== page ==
Born in the United States

Anyone born in the United States or its territories acquires automatic US citizenship, according to the 14th Amendment to the Constitution. Even children born in the US to non-resident foreigners on vacation acquire US citizenship by birth, even if they are also citizens of their parents' home country. Children born to foreign diplomats and other non-residents on official government business do not acquire US citizenship by birth.

Born Outside of the United States

In certain circumstances, persons born abroad may acquire US citizenship at birth through their parents. Generally, they must meet the following requirements:

  • At least one parent is a US citizen; and
  • The parent has been physically present in the US for a certain amount of time prior to the birth (5 years if only one parent was a US citizen at the time of birth; 1 year if both parents were US citizens).

For example, a US citizen living in Canada gives birth to a baby girl. Since the mother lived in the US continually for six years before moving to Canada, her daughter is eligible for US citizenship. If she had spent only four consecutive years in the US before giving birth in Canada, her child would not be eligible for citizenship.

In addition, children adopted by US citizen parents before the age of 18 become citizens, as do children under 5 with unknown parentage who are found in the United States. Children of naturalized US citizens also receive automatic citizenship, as long as they are 18 or younger and live with the naturalized citizen parent.

Specific Eligibility

Children born outside of the US may have to meet specific eligibility requirements for acquiring US citizenship at birth if certain statutory provisions apply. The provisions and their requirements are detailed below.

1. Child Born in Wedlock

A child whose parents are married and meets one of the following provisions acquires citizenship at birth.

  • Child of Two US Citizens: One parent must have lived in the United States (or US territory) for any amount of time.
  • Child of One US Citizen and One US National: The parent who is a US citizen must have lived in the US for at least one year.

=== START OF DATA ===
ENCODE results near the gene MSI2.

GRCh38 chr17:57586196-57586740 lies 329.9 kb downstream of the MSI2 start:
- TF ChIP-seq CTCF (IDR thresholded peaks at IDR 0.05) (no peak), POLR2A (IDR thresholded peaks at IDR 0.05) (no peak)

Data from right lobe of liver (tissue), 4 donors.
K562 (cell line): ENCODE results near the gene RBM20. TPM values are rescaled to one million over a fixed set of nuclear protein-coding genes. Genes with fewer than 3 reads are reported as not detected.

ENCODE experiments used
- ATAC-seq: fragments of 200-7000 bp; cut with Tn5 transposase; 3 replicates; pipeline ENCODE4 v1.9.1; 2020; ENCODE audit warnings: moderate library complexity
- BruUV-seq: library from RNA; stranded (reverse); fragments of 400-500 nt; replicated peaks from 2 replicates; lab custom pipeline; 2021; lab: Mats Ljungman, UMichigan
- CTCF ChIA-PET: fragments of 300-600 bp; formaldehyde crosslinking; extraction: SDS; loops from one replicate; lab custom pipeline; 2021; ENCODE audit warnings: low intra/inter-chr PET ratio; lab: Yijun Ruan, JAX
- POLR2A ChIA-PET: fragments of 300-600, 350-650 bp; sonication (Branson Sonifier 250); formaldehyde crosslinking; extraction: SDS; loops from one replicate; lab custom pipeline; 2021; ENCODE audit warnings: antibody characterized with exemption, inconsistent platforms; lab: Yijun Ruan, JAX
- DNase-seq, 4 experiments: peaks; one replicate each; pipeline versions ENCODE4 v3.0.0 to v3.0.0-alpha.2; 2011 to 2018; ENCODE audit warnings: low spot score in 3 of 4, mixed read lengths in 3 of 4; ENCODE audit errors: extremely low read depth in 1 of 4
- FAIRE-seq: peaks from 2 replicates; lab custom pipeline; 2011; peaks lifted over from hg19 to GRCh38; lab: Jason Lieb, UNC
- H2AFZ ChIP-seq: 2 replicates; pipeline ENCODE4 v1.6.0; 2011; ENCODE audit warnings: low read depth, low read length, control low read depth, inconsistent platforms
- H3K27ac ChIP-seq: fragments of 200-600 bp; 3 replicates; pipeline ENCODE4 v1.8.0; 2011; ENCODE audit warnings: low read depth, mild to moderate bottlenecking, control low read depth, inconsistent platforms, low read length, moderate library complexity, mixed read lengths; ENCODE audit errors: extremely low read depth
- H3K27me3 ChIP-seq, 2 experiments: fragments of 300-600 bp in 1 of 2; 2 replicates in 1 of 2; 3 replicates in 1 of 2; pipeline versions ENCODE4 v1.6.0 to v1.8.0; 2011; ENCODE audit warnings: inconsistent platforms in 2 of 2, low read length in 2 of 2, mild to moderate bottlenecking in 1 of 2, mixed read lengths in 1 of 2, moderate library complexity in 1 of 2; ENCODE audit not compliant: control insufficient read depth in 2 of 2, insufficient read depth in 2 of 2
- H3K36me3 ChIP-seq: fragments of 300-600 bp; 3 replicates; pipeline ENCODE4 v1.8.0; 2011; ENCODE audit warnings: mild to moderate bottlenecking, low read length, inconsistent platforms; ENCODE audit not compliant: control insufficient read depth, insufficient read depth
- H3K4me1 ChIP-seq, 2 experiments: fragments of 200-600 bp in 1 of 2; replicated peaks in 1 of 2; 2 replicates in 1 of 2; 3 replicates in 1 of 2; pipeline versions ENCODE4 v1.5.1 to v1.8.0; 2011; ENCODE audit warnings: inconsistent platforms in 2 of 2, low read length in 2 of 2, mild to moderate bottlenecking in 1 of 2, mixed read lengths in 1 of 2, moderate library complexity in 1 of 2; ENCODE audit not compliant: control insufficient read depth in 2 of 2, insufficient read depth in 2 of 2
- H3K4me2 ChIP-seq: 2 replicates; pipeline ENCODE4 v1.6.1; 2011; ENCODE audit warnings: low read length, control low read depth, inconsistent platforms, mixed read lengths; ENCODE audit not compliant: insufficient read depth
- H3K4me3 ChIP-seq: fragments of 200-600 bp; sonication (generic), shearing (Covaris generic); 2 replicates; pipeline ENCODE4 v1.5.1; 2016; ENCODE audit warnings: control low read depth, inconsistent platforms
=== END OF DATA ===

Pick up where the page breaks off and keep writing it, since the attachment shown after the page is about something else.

• Child of One US Citizen and One Foreign National: The parent who is a US citizen must have lived in the United States for at least five years (must include at least two years after US citizen was 14 years of age)
  • Child of US Citizen Mother and Foreign National Father: The child's US citizen mother must have resided in the US prior to the child's birth.

2. Child Born Out of Wedlock

A child whose parents are not married and meets one of the following provisions acquires citizenship at birth.

  • Child of US Citizen Father: The father-child blood relationship must be firmly established; the child's father must have been a US citizen at the time of birth, must agree to financially support the child (until child is 18 years old), and must have lived in the US for at least one year
  • Child of a US Citizen Mother: The mother lived in the United States for at least one continuous year before the child was born

Note: Time spent in the US armed forces or under the employment of the US government counts as time spent in the United States.

Those born outside the US that do not meet any of the above provisions may still become US citizens by first establishing permanent residency in the US and then naturalization.

Record of Citizenship at Birth

A birth certificate or birth record serves as proof of citizenship for persons who acquire citizenship at birth. Additional proof of citizenship can be obtained by filing Form N-600, Application for Certificate of Citizenship.